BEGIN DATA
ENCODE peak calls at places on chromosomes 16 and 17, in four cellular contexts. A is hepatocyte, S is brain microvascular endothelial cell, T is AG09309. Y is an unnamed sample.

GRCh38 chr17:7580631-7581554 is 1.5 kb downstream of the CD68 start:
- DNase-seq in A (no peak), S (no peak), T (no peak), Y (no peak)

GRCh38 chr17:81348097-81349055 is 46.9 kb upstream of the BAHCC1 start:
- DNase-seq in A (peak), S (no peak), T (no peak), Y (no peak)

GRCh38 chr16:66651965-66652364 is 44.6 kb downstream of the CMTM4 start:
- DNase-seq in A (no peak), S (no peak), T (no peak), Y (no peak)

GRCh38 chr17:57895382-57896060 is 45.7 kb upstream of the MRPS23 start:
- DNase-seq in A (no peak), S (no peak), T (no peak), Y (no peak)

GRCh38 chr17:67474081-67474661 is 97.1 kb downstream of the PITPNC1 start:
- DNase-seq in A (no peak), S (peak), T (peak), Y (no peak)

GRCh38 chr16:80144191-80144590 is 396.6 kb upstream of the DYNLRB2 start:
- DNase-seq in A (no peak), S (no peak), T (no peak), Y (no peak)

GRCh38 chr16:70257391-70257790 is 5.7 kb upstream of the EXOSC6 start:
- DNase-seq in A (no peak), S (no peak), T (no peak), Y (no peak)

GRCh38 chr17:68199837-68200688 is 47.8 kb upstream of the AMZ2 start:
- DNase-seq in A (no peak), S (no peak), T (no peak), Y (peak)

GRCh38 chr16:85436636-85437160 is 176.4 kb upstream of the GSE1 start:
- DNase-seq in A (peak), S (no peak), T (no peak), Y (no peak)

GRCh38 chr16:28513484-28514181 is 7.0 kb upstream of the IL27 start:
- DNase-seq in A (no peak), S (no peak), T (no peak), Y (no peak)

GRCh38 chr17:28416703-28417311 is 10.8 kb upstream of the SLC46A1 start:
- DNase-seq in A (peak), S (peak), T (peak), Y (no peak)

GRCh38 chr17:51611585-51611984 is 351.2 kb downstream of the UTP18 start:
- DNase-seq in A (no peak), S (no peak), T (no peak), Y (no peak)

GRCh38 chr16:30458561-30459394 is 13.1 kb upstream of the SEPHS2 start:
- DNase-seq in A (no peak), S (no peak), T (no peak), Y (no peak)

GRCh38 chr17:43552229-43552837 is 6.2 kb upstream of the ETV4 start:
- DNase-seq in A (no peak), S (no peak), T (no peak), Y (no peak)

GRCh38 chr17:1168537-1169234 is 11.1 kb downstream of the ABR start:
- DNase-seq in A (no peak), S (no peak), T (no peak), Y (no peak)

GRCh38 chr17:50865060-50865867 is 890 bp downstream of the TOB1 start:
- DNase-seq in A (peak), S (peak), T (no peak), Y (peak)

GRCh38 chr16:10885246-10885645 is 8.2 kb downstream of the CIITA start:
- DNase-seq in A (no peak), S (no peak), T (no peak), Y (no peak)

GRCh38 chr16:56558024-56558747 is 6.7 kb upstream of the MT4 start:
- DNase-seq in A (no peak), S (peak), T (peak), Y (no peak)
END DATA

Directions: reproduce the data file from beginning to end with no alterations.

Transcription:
ENCODE peak calls at places on chromosomes 16 and 17, in four cellular contexts. A is hepatocyte, S is brain microvascular endothelial cell, T is AG09309. Y is an unnamed sample.

GRCh38 chr17:7580631-7581554 is 1.5 kb downstream of the CD68 start:
- DNase-seq in A (no peak), S (no peak), T (no peak), Y (no peak)

GRCh38 chr17:81348097-81349055 is 46.9 kb upstream of the BAHCC1 start:
- DNase-seq in A (peak), S (no peak), T (no peak), Y (no peak)

GRCh38 chr16:66651965-66652364 is 44.6 kb downstream of the CMTM4 start:
- DNase-seq in A (no peak), S (no peak), T (no peak), Y (no peak)

GRCh38 chr17:57895382-57896060 is 45.7 kb upstream of the MRPS23 start:
- DNase-seq in A (no peak), S (no peak), T (no peak), Y (no peak)

GRCh38 chr17:67474081-67474661 is 97.1 kb downstream of the PITPNC1 start:
- DNase-seq in A (no peak), S (peak), T (peak), Y (no peak)

GRCh38 chr16:80144191-80144590 is 396.6 kb upstream of the DYNLRB2 start:
- DNase-seq in A (no peak), S (no peak), T (no peak), Y (no peak)

GRCh38 chr16:70257391-70257790 is 5.7 kb upstream of the EXOSC6 start:
- DNase-seq in A (no peak), S (no peak), T (no peak), Y (no peak)

GRCh38 chr17:68199837-68200688 is 47.8 kb upstream of the AMZ2 start:
- DNase-seq in A (no peak), S (no peak), T (no peak), Y (peak)

GRCh38 chr16:85436636-85437160 is 176.4 kb upstream of the GSE1 start:
- DNase-seq in A (peak), S (no peak), T (no peak), Y (no peak)

GRCh38 chr16:28513484-28514181 is 7.0 kb upstream of the IL27 start:
- DNase-seq in A (no peak), S (no peak), T (no peak), Y (no peak)

GRCh38 chr17:28416703-28417311 is 10.8 kb upstream of the SLC46A1 start:
- DNase-seq in A (peak), S (peak), T (peak), Y (no peak)

GRCh38 chr17:51611585-51611984 is 351.2 kb downstream of the UTP18 start:
- DNase-seq in A (no peak), S (no peak), T (no peak), Y (no peak)

GRCh38 chr16:30458561-30459394 is 13.1 kb upstream of the SEPHS2 start:
- DNase-seq in A (no peak), S (no peak), T (no peak), Y (no peak)

GRCh38 chr17:43552229-43552837 is 6.2 kb upstream of the ETV4 start:
- DNase-seq in A (no peak), S (no peak), T (no peak), Y (no peak)

GRCh38 chr17:1168537-1169234 is 11.1 kb downstream of the ABR start:
- DNase-seq in A (no peak), S (no peak), T (no peak), Y (no peak)

GRCh38 chr17:50865060-50865867 is 890 bp downstream of the TOB1 start:
- DNase-seq in A (peak), S (peak), T (no peak), Y (peak)

GRCh38 chr16:10885246-10885645 is 8.2 kb downstream of the CIITA start:
- DNase-seq in A (no peak), S (no peak), T (no peak), Y (no peak)

GRCh38 chr16:56558024-56558747 is 6.7 kb upstream of the MT4 start:
- DNase-seq in A (no peak), S (peak), T (peak), Y (no peak)